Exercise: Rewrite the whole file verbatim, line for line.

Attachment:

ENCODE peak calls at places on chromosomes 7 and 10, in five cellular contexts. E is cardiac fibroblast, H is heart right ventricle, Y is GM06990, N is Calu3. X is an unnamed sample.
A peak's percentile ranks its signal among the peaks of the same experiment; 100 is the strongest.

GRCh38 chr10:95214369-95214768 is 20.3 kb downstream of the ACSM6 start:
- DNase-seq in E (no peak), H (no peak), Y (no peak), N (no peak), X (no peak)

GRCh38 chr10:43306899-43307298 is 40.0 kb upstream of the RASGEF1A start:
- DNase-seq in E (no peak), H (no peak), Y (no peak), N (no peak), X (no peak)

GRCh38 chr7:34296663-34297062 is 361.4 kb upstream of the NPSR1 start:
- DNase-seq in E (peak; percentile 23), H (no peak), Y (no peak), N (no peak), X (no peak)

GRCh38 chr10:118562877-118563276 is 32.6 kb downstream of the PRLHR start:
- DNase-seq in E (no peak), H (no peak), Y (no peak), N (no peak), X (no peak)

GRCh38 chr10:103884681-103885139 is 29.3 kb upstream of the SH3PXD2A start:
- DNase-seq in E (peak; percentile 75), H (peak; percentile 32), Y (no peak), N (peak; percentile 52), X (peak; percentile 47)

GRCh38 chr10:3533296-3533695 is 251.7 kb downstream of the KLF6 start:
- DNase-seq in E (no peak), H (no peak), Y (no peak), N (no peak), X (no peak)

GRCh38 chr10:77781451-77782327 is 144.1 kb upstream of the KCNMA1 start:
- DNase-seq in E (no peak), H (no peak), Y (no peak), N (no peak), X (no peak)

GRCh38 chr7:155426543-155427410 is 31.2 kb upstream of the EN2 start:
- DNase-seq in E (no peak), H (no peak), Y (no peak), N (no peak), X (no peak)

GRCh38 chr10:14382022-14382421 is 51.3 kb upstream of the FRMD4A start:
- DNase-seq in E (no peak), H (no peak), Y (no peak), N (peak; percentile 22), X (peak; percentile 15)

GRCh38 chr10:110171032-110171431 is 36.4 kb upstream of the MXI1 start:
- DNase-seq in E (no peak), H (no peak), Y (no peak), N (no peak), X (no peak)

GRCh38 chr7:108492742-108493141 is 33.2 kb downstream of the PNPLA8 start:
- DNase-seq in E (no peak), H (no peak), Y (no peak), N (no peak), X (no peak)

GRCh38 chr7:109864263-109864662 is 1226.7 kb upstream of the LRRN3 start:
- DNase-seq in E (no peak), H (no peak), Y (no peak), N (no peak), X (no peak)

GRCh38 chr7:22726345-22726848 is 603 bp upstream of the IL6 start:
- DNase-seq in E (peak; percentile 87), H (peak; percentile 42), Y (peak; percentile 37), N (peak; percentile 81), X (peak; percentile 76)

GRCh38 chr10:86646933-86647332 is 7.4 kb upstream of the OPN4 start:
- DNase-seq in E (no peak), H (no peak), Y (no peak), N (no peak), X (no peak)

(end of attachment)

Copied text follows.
ENCODE peak calls at places on chromosomes 7 and 10, in five cellular contexts. E is cardiac fibroblast, H is heart right ventricle, Y is GM06990, N is Calu3. X is an unnamed sample.
A peak's percentile ranks its signal among the peaks of the same experiment; 100 is the strongest.

GRCh38 chr10:95214369-95214768 is 20.3 kb downstream of the ACSM6 start:
- DNase-seq in E (no peak), H (no peak), Y (no peak), N (no peak), X (no peak)

GRCh38 chr10:43306899-43307298 is 40.0 kb upstream of the RASGEF1A start:
- DNase-seq in E (no peak), H (no peak), Y (no peak), N (no peak), X (no peak)

GRCh38 chr7:34296663-34297062 is 361.4 kb upstream of the NPSR1 start:
- DNase-seq in E (peak; percentile 23), H (no peak), Y (no peak), N (no peak), X (no peak)

GRCh38 chr10:118562877-118563276 is 32.6 kb downstream of the PRLHR start:
- DNase-seq in E (no peak), H (no peak), Y (no peak), N (no peak), X (no peak)

GRCh38 chr10:103884681-103885139 is 29.3 kb upstream of the SH3PXD2A start:
- DNase-seq in E (peak; percentile 75), H (peak; percentile 32), Y (no peak), N (peak; percentile 52), X (peak; percentile 47)

GRCh38 chr10:3533296-3533695 is 251.7 kb downstream of the KLF6 start:
- DNase-seq in E (no peak), H (no peak), Y (no peak), N (no peak), X (no peak)

GRCh38 chr10:77781451-77782327 is 144.1 kb upstream of the KCNMA1 start:
- DNase-seq in E (no peak), H (no peak), Y (no peak), N (no peak), X (no peak)

GRCh38 chr7:155426543-155427410 is 31.2 kb upstream of the EN2 start:
- DNase-seq in E (no peak), H (no peak), Y (no peak), N (no peak), X (no peak)

GRCh38 chr10:14382022-14382421 is 51.3 kb upstream of the FRMD4A start:
- DNase-seq in E (no peak), H (no peak), Y (no peak), N (peak; percentile 22), X (peak; percentile 15)

GRCh38 chr10:110171032-110171431 is 36.4 kb upstream of the MXI1 start:
- DNase-seq in E (no peak), H (no peak), Y (no peak), N (no peak), X (no peak)

GRCh38 chr7:108492742-108493141 is 33.2 kb downstream of the PNPLA8 start:
- DNase-seq in E (no peak), H (no peak), Y (no peak), N (no peak), X (no peak)

GRCh38 chr7:109864263-109864662 is 1226.7 kb upstream of the LRRN3 start:
- DNase-seq in E (no peak), H (no peak), Y (no peak), N (no peak), X (no peak)

GRCh38 chr7:22726345-22726848 is 603 bp upstream of the IL6 start:
- DNase-seq in E (peak; percentile 87), H (peak; percentile 42), Y (peak; percentile 37), N (peak; percentile 81), X (peak; percentile 76)

GRCh38 chr10:86646933-86647332 is 7.4 kb upstream of the OPN4 start:
- DNase-seq in E (no peak), H (no peak), Y (no peak), N (no peak), X (no peak)